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Final Thoughts

Having looked at real-world performance measurements, it is clear to us that for less than $150 all the tested SSDs have something pretty special to offer PC users. As boot drives they can halve Windows 7 load times when compared to a typical 7200-RPM desktop hard drive. Furthermore, gamers can enjoy much quicker level load times and those that use high-end productivity software such as Adobe Photoshop will also benefit from the speed affordable solid state drives offer.

The advantage these affordable SSDs have over traditional hard drives was displayed at its best when measuring load times of multiple applications simultaneously. So for less than $150 purchasing a small SSD to be used as a boot drive seems like a smart move for those looking to add a lot more grunt to their system.

The question then becomes which of the eight drives tested, including the hybrid Momentus XT 500GB should you purchase? Despite all our testing this is not an easy question to answer.

Letís start with the Seagate Momentus XT 500GB which costs a mere 27c per gigabyte and offers almost 8x more storage than the biggest SSD featured in this round-up. The Momentus XT 500GB fared quite well in our real-world testing and although it took 27% longer to load Windows 7 when compared to the slowest SSD it was still 36% faster than a 7200-RPM desktop hard drive.

The single application launch performance was also very impressive matching the SSDs, probably a more common scenario than launching multiple applications at once which literally killed the performance of this Seagate hybrid drive. Similarly, we saw mixed results when testing applications showing impressive speed when loading Photoshop but struggling and falling behind the desktop hard drive with StarCraft II.

Overall the performance of the Seagate Momentus XT 500GB appears to be somewhat inconsistent, however for its intended purpose we are sold on the concept. Remember this is still a 2.5" spinning hard drive at its core which traditionally means lagging performance. For this reason we feel the Momentus XT 500GB is the perfect solution for laptop users that are limited to a single 2.5Ē drive bay. At times it offers SSD-like performance while providing plenty of storage at a reasonable price.

For desktop users an SSD is still the best option as these affordable models can be fitted as boot drives while a secondary larger hard drive can be used for storing data. In total we looked at seven SSD models which covered five different controllers. Despite this diversity the real-world performance figures were very similar between them and in some tests just a second separated the fastest drives from the slowest.

None of the SSDs really stood out as being particularly weak in our real-world tests. The Intel X25-V 40GB for example loaded Windows 7 the fastest, while it was one of the slowest drives when tested with StarCraft II. The OCZ Agility 2 and Vertex 2 40GB SSDs did perform consistently well, though they are also the most expensive drives featured in this round-up.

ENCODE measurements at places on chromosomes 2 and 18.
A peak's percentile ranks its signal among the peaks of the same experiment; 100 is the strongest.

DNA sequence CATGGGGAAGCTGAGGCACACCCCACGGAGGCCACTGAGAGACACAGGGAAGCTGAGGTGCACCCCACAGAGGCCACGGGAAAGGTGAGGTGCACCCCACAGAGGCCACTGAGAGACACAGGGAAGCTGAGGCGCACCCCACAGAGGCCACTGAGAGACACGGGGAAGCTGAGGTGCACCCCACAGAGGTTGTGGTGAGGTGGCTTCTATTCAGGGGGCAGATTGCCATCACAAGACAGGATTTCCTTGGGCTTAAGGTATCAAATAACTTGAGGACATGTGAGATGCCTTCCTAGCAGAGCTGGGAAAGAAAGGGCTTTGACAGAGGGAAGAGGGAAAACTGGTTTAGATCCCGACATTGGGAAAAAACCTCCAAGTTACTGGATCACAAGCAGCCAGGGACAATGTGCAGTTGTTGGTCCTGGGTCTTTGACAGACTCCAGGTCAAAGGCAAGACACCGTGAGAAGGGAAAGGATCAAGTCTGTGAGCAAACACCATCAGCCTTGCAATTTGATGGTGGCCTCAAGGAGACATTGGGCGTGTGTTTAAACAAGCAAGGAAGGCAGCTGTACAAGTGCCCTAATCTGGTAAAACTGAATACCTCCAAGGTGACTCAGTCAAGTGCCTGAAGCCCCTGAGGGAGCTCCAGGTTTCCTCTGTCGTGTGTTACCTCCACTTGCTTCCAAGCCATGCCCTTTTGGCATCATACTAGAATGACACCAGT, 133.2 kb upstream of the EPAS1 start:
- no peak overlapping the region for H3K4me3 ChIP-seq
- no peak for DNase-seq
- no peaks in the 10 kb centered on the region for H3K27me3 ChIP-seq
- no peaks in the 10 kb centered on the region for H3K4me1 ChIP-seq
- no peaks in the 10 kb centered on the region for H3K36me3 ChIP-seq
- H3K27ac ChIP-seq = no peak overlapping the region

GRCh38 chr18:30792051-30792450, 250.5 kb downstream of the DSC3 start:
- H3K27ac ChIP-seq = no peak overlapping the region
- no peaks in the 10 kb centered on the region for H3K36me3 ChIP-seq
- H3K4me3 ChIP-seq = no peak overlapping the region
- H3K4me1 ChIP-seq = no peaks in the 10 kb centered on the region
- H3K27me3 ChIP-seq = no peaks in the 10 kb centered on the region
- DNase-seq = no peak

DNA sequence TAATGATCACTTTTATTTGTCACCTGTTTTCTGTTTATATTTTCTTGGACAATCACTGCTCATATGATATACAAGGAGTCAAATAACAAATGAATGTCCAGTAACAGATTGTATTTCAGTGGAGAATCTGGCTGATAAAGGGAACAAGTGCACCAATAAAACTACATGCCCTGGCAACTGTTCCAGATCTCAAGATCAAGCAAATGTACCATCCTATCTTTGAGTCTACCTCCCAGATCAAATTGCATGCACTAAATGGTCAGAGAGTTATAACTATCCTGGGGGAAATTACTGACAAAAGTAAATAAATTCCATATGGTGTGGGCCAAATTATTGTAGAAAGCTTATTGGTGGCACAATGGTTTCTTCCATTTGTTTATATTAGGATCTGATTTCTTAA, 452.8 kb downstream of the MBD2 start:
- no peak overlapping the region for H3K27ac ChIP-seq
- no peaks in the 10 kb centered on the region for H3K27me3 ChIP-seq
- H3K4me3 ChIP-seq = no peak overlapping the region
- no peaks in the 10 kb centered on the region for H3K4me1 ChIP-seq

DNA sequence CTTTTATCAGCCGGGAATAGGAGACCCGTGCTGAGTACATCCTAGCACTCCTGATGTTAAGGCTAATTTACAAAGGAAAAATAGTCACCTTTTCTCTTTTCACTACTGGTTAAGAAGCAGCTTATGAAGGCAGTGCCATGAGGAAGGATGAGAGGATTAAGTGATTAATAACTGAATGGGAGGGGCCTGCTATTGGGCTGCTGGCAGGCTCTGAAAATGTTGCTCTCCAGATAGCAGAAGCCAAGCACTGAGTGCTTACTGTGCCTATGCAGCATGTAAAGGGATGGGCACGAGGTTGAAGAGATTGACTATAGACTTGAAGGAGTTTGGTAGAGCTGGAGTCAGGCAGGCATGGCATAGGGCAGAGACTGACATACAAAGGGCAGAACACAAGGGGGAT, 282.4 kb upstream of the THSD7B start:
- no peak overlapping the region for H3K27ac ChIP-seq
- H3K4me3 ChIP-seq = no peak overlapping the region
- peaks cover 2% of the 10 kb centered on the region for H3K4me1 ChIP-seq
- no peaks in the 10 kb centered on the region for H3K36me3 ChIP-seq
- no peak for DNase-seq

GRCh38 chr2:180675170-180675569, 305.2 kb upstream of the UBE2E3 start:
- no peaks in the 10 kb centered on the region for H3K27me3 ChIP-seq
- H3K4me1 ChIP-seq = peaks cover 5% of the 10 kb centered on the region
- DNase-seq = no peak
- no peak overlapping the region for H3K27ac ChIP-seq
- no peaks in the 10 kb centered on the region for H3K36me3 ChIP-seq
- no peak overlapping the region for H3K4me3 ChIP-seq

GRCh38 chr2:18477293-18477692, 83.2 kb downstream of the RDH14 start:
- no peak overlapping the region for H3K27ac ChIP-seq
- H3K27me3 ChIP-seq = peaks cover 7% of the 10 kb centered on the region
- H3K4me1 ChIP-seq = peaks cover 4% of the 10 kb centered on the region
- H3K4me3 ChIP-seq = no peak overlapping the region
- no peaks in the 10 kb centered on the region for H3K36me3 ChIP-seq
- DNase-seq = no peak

We did find some weaknesses in certain models when running synthetic benchmark applications, however we were not able to replicate this in real-world scenarios. For example we found that random small writes provided a challenge for the Kingston SNV425-S2 64GB and OCZ Onyx 32/64GB drives.

Looking at cost per gigabyte, the most expensive SSDs were the OCZ Agility 2 and Vertex 2 40GB drives costing $3.37 and $3.10 per gigabyte, respectively. The OCZ Onyx 32GB was more expensive than its larger counterpart at $2.68 per gigabyte while the 64GB version was just $2.00 per gigabyte making it one of the cheapest drives tested. The ADATA S596 Turbo 32GB was modestly priced at $2.56 per gigabyte while the Intel X25-V 40GB fetches $2.50 per gigabyte. The Kingston drive which was the largest capacity drive featured in this round-up offered the best cost per gigabyte ratio at just $1.95.

The ADATA S596 Turbo 32GB is an interesting SSD and while it did produce some impressive results, we found that overall the numbers were too inconsistent. The OCZ Onyx 32GB suffers a similar fate and at $85 we feel that the Intel X25-V 40GB is a better option. The bigger 64GB version of the OCZ Onyx we felt was bettered by the Kingston SNV425-S2 64GB, which provided higher transfer rates at a slightly lower price. Still in terms of performance these two products were extremely close and really we do not feel you could go wrong either way.



Outstanding products: Kingston SNV425-S2 64GB, OCZ Vertex 2 40GB and Intel X25-V 40GB

This leaves us with the OCZ Vertex 2 40GB, Intel X25-V 40GB and Kingston SNV425-S2 64GB. In terms of performance the OCZ Vertex 2 40GB is top dog though at $3.10 per gigabyte it is also expensive. The Vertex 2 40GB does appear to perform better than the Intel drive as measured in synthetic tests but this was not made evident in our real-world testing.

The ultimate value SSD is definitely the Kingston SNV425-S2 64GB which provides 60% more storage than the Vertex 2 40GB for the same price. Again like the X25-V 40GB, the SNV425-S2 64GB provided very strong real-world performance but its strongest attribute is its price.

Finally, while these smaller SSDs do not offer the kind of raw performance we have become accustomed to when testing the larger 128GB versions, they do provide users with blistering fast access times that can only be delivered by an SSD, and they do so for a fraction of the cost. For a little over $100, these are extremely fast boot drives that we maintain are the single most important upgrade that can be made to a modern computer today.